Report: Over 40 Million People Are Enslaved Worldwide

One of the more underreported stories is that sadly, slavery is still ongoing throughout the world and millions of people are suffering as a result of it.

A Global Estimates of Modern Slavery study authored by the International Labor Organization (ILO), International Organization for Migration, and Walk Free Foundation found that approximately 40.3 million people are subjected to slavery worldwide.

The enslaved individuals were victims of forced labor or subjected into marriages without consent: (H/T: Washington Post)

An estimated 24.9 million people were victims of forced labor in 2016, the report found. Most of these people (64 percent) were in forced labor exploitation in the private economy, most likely to be domestic workers, construction workers or those in manufacturing. A further 19 percent were in forced sexual exploitation while 17 percent were in state-imposed forced labor.

Separate to this concept of forced labor is another definition of slavery: forced marriage, which makes up 38 percent, or 15.4 million, of the total number. Notably, women and girls make up 88 percent of forced marriages, as well as 99 percent of sexual exploitation.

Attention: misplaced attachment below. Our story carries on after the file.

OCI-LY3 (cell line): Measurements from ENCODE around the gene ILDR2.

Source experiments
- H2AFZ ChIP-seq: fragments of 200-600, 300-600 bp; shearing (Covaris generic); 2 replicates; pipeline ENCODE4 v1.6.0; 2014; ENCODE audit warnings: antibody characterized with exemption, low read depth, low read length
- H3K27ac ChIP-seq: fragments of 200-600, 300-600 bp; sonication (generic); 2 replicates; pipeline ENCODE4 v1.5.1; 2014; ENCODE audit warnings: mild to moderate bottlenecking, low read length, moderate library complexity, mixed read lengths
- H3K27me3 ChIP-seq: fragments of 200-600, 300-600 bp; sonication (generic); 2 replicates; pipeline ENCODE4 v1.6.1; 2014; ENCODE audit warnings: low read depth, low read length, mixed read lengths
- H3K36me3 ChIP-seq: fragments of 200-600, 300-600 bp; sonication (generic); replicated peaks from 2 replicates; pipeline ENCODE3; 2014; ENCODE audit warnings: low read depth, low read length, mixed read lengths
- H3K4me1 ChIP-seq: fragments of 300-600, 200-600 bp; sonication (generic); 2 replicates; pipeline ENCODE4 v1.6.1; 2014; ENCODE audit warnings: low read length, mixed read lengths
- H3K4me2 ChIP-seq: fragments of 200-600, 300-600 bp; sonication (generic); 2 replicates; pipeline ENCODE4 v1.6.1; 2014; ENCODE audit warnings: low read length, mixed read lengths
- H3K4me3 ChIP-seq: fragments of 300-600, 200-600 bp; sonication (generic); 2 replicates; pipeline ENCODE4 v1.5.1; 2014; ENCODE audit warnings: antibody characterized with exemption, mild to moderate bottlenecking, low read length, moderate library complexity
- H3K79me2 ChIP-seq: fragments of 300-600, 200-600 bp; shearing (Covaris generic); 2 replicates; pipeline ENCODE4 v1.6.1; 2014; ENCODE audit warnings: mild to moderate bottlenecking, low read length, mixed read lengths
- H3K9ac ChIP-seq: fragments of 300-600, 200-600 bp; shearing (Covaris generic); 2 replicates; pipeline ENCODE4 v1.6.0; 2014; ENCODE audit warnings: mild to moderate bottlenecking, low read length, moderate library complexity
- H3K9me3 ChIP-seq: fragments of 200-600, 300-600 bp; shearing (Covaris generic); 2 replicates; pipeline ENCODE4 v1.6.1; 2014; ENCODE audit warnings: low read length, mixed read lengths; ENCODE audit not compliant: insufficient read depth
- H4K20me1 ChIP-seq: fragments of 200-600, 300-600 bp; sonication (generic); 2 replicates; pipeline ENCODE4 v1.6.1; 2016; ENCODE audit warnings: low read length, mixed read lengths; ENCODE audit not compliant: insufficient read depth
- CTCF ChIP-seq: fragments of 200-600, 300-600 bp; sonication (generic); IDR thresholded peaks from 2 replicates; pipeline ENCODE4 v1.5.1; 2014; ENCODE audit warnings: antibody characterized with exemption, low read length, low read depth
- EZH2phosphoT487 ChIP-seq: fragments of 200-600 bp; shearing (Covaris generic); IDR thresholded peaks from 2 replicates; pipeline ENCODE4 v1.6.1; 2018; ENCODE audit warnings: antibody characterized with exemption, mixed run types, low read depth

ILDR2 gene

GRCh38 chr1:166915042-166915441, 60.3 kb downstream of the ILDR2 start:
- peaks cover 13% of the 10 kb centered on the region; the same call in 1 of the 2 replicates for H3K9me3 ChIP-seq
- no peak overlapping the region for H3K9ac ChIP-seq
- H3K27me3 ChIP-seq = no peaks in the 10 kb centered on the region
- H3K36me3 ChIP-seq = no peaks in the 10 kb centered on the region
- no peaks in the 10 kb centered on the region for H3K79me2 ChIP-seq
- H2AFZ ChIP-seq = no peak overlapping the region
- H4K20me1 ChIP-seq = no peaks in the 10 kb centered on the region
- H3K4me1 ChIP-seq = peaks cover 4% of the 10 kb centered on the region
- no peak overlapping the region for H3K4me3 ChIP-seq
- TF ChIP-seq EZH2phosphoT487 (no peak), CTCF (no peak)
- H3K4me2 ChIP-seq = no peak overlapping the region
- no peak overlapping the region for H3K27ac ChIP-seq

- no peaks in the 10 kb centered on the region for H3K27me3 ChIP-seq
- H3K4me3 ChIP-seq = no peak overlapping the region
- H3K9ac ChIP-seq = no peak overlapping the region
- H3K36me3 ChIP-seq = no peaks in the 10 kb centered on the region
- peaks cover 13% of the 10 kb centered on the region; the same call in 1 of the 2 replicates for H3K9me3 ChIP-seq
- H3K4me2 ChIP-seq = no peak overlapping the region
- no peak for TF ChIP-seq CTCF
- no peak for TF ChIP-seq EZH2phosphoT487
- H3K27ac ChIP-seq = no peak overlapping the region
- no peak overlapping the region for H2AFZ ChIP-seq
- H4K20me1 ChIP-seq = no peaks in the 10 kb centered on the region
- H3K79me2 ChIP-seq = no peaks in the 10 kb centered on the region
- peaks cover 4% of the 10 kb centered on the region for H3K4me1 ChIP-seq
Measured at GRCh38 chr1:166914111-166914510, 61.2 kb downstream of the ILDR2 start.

Approximately 71% of those enslaved are women and girls; 25% are under 18 years of age.

Slavery was found to be most common in Africa (7.6 victims per 1,000 people), followed by Asia and the Pacific (6.7 victims per 1,000 people), Europe and Central Asia (3.9 per 1,000 people), Arab States (3.3 victims per 1,000 people) and the Americas (1.9 victims per 1,000 people).

The study reached these numbers by surveying over 71,000 people among nearly 50 countries; the total number of people subjected to slavery is likely higher than 40.3 million since slavery is now underground and illegal and it's difficult to determine how many victims of slavery there are in "high conflict" places like Syria.

The ILO also issued a report stating that there are 152 million children who are subjected to child labor globally, with the practice being most common in Africa, Asia and the Pacific.

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